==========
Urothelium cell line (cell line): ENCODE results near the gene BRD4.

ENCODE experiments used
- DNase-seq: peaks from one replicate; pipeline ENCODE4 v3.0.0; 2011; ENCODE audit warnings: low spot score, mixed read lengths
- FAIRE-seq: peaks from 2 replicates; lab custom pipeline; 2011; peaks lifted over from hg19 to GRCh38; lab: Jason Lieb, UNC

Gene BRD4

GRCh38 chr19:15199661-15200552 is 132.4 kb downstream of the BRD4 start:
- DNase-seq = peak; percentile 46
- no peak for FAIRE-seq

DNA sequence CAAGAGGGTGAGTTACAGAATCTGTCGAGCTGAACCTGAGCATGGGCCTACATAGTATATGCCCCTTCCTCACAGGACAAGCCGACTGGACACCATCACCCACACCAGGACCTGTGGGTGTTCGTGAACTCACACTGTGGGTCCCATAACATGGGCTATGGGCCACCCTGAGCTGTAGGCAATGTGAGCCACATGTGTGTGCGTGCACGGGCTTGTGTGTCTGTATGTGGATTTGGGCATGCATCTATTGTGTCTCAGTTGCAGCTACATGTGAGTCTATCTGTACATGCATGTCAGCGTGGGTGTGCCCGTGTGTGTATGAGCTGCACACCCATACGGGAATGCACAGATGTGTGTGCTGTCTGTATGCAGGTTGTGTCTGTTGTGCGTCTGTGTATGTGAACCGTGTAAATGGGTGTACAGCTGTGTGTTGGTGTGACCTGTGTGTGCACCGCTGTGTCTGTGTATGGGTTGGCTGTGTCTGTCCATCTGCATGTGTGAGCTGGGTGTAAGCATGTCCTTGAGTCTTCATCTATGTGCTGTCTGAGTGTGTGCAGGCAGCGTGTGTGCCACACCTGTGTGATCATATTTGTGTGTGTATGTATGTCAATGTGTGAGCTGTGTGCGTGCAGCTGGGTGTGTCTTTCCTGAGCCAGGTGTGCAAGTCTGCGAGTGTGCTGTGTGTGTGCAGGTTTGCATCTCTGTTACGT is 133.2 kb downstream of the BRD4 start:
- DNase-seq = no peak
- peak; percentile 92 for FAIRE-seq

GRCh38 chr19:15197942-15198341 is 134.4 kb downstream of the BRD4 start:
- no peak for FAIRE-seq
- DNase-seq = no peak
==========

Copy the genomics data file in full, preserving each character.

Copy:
Urothelium cell line (cell line): ENCODE results near the gene BRD4.

ENCODE experiments used
- DNase-seq: peaks from one replicate; pipeline ENCODE4 v3.0.0; 2011; ENCODE audit warnings: low spot score, mixed read lengths
- FAIRE-seq: peaks from 2 replicates; lab custom pipeline; 2011; peaks lifted over from hg19 to GRCh38; lab: Jason Lieb, UNC

Gene BRD4

GRCh38 chr19:15199661-15200552 is 132.4 kb downstream of the BRD4 start:
- DNase-seq = peak; percentile 46
- no peak for FAIRE-seq

DNA sequence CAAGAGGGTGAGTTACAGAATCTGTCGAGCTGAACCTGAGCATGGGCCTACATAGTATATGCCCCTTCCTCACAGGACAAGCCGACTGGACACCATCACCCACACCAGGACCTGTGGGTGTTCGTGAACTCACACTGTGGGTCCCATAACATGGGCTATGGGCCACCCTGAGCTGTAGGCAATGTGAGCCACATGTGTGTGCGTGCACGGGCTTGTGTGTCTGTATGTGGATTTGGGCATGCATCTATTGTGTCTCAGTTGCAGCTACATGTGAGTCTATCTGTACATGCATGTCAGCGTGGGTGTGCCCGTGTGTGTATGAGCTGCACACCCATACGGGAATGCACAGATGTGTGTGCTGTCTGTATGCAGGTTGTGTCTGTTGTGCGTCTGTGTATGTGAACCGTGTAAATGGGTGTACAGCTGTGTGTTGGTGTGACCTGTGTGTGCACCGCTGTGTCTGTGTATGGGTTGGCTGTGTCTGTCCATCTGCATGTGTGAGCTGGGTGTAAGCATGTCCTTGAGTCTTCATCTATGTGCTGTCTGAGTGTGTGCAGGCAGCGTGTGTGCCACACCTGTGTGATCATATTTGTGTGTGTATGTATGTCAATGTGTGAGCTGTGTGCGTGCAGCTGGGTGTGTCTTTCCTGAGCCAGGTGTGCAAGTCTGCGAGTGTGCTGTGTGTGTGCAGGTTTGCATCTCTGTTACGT is 133.2 kb downstream of the BRD4 start:
- DNase-seq = no peak
- peak; percentile 92 for FAIRE-seq

GRCh38 chr19:15197942-15198341 is 134.4 kb downstream of the BRD4 start:
- no peak for FAIRE-seq
- DNase-seq = no peak